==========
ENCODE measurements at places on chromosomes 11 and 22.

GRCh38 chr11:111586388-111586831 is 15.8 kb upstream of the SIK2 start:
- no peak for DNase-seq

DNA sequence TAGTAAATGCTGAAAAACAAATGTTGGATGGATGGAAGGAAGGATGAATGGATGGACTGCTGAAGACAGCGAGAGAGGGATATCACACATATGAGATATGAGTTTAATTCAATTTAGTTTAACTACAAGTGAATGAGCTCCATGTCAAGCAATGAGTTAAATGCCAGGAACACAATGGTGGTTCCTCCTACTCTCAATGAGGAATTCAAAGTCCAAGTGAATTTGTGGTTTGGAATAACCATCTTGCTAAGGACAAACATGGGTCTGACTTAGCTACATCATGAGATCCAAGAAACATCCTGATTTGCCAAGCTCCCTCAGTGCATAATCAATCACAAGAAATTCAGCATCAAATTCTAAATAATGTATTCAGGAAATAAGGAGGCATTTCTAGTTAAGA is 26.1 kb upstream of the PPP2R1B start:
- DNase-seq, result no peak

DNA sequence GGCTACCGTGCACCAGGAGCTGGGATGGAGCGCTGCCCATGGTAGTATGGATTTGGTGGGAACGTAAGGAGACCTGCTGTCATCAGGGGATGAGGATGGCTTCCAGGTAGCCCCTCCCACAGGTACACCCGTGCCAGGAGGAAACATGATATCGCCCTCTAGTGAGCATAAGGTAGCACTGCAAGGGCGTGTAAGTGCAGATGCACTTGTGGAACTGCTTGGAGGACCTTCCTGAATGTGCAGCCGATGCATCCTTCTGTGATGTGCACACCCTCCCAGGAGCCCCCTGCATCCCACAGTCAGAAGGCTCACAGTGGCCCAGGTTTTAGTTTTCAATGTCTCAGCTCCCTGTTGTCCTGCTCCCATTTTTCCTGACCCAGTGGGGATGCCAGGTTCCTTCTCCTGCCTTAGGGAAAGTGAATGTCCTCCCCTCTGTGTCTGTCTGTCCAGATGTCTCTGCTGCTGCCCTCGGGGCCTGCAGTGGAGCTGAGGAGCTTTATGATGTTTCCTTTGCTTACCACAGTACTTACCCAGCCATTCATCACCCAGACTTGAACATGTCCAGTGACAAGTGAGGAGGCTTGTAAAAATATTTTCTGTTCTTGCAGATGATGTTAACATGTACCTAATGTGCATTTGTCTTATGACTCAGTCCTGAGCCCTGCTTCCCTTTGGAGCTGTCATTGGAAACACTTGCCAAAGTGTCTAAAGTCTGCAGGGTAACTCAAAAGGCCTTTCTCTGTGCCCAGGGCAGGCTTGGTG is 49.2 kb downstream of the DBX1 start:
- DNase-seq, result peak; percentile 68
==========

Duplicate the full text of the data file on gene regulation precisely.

ENCODE measurements at places on chromosomes 11 and 22.

GRCh38 chr11:111586388-111586831 is 15.8 kb upstream of the SIK2 start:
- no peak for DNase-seq

DNA sequence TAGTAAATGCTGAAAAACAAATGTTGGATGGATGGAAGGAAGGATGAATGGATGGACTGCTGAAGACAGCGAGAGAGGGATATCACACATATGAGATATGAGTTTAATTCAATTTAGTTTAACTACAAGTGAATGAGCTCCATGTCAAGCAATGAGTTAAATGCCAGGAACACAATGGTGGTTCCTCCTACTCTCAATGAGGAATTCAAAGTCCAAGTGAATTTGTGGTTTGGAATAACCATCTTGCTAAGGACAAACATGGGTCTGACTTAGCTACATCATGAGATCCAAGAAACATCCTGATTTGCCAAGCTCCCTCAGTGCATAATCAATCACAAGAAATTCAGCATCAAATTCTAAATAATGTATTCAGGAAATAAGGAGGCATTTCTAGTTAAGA is 26.1 kb upstream of the PPP2R1B start:
- DNase-seq, result no peak

DNA sequence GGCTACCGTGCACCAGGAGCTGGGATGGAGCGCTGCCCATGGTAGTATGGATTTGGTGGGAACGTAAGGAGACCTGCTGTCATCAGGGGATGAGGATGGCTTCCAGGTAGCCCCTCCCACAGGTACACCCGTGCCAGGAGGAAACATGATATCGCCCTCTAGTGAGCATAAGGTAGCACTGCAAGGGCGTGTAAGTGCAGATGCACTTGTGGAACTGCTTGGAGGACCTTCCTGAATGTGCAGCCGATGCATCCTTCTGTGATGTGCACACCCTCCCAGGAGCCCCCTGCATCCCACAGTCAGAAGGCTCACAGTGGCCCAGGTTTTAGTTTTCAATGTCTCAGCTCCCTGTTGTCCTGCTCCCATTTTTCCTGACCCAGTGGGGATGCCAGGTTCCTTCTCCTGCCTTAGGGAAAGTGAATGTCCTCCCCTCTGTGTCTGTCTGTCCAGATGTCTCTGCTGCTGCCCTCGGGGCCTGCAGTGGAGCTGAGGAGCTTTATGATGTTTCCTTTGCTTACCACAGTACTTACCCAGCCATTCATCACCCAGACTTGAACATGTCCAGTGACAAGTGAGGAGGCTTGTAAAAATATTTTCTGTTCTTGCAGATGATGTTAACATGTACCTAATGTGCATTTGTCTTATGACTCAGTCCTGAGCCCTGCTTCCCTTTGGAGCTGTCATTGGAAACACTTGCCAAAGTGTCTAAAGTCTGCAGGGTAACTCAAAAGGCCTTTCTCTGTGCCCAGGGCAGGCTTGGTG is 49.2 kb downstream of the DBX1 start:
- DNase-seq, result peak; percentile 68